FGS leads efforts for Knoxville's first Tennessee River Rescue in April of 1991. Tens of thousands of pounds of trash and over 500 tires were pulled from the river. This later becomes an annual city-sponsored event now undertaken by the Knoxville Water Quality Forum.
Center for Global Sustainability serves as headquarters for Pledge of Resistance group, of which thirteen members were arrested in a sit-in protesting Al Gore's vote in favor of the Gulf War.
Center for Global Sustainability began a Recycling Program at the Center on White Avenue. Hundreds of tons of glass, paper, plastic and aluminum are diverted from local landfills.
OREPA organizes the largest public hearing in the history of Oak Ridge to stop the relocation of the Rocky Flats Plutonium Facility to Oak Ridge. Four hundred people spoke over the two day event in August of 1991.
Clean Water Project organizes the largest action against the Champion Pulp and Paper Mill In Canton, NC. in March of 1993. Four hundred people attended the rally.
FGS establishes an Energy Project to raise awareness about the Tennessee Valley Authority's Watts Bar Nuclear plant in Spring City, TN. Together with Katuah Earth First!, SPEAK, and Greenpeace, the Energy Project works to form the Snail Darter Alliance, which conducts a number of demonstrations, press conferences, and rallies at Watts Bar and at TVA headquarters in Knoxville. Demonstrations at Watts Bar draw hundreds of participants.
1995, FGS relocates its new office to the Knoxville Peace, Justice and Ecology Center, later to be known as the Center for Global Sustainability. Located in East Knoxville at Howell's Nursery (2743 Wimpole Avenue) many groups such as the Oak Ridge Environmental Peace Alliance, the Tennessee Valley Energy Reform Coalition and FGS use the beautiful facility for their operations.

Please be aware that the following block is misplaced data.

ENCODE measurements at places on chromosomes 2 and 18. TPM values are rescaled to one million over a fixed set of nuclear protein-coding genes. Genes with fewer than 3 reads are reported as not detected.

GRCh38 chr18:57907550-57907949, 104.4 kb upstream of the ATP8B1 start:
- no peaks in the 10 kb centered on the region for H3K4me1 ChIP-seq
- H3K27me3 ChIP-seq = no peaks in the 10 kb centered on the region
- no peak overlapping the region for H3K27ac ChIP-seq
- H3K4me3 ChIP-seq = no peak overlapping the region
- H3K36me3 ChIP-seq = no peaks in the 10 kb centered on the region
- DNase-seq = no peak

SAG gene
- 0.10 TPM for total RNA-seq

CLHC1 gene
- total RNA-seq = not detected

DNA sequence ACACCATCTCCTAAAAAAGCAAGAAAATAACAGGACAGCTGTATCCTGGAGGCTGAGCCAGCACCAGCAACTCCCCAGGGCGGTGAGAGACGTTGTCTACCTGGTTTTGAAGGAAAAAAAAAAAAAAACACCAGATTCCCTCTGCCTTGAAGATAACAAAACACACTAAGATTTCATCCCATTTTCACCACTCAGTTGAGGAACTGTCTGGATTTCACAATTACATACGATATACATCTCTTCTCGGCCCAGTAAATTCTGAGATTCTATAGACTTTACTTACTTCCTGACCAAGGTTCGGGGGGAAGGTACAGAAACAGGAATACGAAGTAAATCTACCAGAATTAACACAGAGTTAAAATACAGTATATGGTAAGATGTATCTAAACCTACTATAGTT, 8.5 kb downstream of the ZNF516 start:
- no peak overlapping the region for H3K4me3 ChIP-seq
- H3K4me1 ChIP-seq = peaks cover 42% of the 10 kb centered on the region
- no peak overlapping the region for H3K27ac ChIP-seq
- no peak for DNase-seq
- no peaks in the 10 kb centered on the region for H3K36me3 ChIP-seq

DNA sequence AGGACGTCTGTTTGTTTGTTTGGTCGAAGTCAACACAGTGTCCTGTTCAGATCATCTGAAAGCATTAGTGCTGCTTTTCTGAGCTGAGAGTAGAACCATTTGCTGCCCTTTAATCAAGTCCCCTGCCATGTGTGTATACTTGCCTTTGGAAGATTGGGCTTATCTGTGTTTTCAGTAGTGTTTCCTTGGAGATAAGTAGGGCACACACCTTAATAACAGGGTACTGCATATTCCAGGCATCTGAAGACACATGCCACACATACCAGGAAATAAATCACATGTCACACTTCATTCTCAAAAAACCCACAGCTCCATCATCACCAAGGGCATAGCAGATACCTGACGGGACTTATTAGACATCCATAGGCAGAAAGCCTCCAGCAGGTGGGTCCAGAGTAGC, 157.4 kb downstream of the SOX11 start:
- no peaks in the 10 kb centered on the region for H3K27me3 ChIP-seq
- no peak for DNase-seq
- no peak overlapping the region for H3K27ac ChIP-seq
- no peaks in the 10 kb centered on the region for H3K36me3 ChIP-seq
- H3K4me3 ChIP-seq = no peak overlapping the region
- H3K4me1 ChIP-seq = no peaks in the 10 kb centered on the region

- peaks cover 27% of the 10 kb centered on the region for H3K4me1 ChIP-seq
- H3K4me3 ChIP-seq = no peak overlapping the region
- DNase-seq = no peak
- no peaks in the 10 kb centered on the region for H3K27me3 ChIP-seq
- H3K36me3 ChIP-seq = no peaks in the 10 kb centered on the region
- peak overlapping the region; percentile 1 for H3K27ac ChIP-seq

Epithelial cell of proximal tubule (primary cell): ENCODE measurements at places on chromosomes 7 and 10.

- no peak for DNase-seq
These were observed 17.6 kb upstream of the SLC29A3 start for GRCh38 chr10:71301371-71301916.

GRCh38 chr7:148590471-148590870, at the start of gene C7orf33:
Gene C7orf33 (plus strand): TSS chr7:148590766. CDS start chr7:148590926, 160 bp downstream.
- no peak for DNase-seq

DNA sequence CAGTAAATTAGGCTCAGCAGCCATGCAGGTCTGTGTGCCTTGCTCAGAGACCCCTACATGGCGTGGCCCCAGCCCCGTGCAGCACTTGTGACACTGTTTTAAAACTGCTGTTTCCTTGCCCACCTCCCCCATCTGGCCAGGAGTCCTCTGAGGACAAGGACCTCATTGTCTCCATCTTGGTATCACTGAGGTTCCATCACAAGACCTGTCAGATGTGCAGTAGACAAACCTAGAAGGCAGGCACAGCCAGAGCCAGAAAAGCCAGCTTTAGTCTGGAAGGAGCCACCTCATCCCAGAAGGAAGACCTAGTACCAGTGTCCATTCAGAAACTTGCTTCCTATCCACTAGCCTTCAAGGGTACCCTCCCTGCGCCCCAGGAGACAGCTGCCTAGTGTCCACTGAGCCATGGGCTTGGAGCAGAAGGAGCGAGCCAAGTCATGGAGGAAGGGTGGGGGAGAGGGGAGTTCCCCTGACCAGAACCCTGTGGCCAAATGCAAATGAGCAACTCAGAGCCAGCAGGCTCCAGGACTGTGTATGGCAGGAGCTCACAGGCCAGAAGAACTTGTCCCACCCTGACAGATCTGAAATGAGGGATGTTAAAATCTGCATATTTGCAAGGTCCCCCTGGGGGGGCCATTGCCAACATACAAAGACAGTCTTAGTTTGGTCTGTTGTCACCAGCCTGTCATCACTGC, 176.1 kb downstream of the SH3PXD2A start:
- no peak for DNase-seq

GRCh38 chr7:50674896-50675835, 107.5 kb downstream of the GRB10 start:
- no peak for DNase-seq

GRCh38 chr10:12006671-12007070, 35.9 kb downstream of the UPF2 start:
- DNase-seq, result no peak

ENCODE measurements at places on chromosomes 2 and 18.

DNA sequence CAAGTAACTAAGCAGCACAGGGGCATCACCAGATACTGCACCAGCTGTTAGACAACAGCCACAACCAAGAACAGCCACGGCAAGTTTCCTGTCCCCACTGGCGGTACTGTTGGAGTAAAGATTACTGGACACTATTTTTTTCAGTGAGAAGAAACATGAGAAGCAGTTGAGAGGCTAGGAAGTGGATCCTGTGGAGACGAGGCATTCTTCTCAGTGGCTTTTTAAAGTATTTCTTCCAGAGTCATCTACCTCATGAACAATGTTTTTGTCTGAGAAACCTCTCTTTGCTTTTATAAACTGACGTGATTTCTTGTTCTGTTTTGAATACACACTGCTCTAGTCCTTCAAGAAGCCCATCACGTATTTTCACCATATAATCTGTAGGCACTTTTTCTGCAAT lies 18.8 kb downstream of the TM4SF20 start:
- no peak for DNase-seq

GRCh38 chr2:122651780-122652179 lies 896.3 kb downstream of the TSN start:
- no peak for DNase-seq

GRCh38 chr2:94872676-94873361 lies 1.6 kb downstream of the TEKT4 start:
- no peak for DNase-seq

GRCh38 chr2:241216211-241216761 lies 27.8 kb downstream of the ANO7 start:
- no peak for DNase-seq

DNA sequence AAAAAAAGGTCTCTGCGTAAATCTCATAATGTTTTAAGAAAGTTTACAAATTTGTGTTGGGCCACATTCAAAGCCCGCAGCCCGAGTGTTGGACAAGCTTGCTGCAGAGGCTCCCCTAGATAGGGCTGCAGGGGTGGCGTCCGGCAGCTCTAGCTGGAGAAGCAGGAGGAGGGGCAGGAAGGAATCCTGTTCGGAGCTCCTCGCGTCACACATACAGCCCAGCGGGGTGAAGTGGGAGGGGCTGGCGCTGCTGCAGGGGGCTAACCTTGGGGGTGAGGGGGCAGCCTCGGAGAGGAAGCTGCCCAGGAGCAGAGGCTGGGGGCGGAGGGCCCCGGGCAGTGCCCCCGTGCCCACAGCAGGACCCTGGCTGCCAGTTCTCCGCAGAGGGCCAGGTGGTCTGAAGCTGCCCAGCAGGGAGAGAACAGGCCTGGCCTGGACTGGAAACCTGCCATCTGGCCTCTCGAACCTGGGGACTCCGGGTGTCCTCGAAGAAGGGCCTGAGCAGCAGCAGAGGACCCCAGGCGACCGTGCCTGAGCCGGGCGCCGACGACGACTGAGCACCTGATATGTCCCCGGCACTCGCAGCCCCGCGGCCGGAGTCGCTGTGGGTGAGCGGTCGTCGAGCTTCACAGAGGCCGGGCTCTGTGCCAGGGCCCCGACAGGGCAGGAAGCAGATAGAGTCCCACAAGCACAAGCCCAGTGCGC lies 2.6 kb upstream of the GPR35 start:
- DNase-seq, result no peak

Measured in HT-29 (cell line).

1995: Biodiversity Project successfully sues the U.S. Forest Service to stop logging in the Daniel Boone National Forest.
1995: FGS commits to producing a State of the Region Report; dozens of volunteers begin gathering information for FGS's first book-length publication.
FGS establishes the Sustainable Living Program, May 1995. Greenhouse facilities and gardening space from Howell's Nursery become available for usage. A Community Gardening Project is started.
FGS stages the First Annual Global Dinner in April and the first Children's Ecology Festival in August of 1995.
On Earth Day 1997, FGS releases What Have We Done?: The Foundation for Global Sustainability's State of the Bioregion Report for the Upper Tennessee Valley and the Southern Appalachian Mountains, a book-length bioregional narrative painting a large-scale picture of what we have done to this land and to ourselves.
Tennessee Green, a 1992 quarterly newspaper dedicated to improving the East Tennessee environment through fair and factual reporting, joins FGS at the end of 1997.
1998: FGS marks its 10-year anniversary, celebrating a decade of commitment to environmental issues and activism.
For information about the Foundation for Global Sustainability call (865)-465-9665